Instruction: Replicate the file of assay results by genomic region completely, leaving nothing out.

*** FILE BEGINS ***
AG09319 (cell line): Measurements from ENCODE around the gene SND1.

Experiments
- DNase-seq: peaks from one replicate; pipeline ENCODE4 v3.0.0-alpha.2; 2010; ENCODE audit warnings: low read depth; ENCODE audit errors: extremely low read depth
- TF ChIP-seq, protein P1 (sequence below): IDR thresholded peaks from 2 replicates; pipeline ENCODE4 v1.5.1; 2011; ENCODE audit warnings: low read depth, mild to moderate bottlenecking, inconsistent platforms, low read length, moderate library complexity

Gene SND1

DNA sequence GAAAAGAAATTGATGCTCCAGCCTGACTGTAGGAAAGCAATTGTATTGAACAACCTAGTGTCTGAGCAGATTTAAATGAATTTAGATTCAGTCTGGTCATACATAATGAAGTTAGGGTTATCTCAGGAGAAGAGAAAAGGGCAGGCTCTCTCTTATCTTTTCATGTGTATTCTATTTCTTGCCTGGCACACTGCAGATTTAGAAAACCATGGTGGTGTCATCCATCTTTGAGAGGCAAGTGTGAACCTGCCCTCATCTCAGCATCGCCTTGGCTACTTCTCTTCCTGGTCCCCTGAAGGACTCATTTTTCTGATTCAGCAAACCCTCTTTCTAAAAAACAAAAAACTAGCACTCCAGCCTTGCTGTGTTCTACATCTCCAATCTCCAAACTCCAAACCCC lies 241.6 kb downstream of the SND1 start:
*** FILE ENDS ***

AG09319 (cell line): Measurements from ENCODE around the gene SND1.

Experiments
- DNase-seq: peaks from one replicate; pipeline ENCODE4 v3.0.0-alpha.2; 2010; ENCODE audit warnings: low read depth; ENCODE audit errors: extremely low read depth
- TF ChIP-seq, protein P1 (sequence below): IDR thresholded peaks from 2 replicates; pipeline ENCODE4 v1.5.1; 2011; ENCODE audit warnings: low read depth, mild to moderate bottlenecking, inconsistent platforms, low read length, moderate library complexity

Gene SND1

DNA sequence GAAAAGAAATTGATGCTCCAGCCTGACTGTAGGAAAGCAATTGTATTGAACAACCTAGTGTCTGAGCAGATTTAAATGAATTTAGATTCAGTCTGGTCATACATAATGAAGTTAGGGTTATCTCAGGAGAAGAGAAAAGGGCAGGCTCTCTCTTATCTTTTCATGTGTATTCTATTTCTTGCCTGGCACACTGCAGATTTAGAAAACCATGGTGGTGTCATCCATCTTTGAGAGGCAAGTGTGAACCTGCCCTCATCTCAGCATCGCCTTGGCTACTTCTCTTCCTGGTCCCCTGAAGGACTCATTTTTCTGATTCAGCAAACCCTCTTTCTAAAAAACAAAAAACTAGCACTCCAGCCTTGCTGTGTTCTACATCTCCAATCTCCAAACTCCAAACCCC lies 241.6 kb downstream of the SND1 start: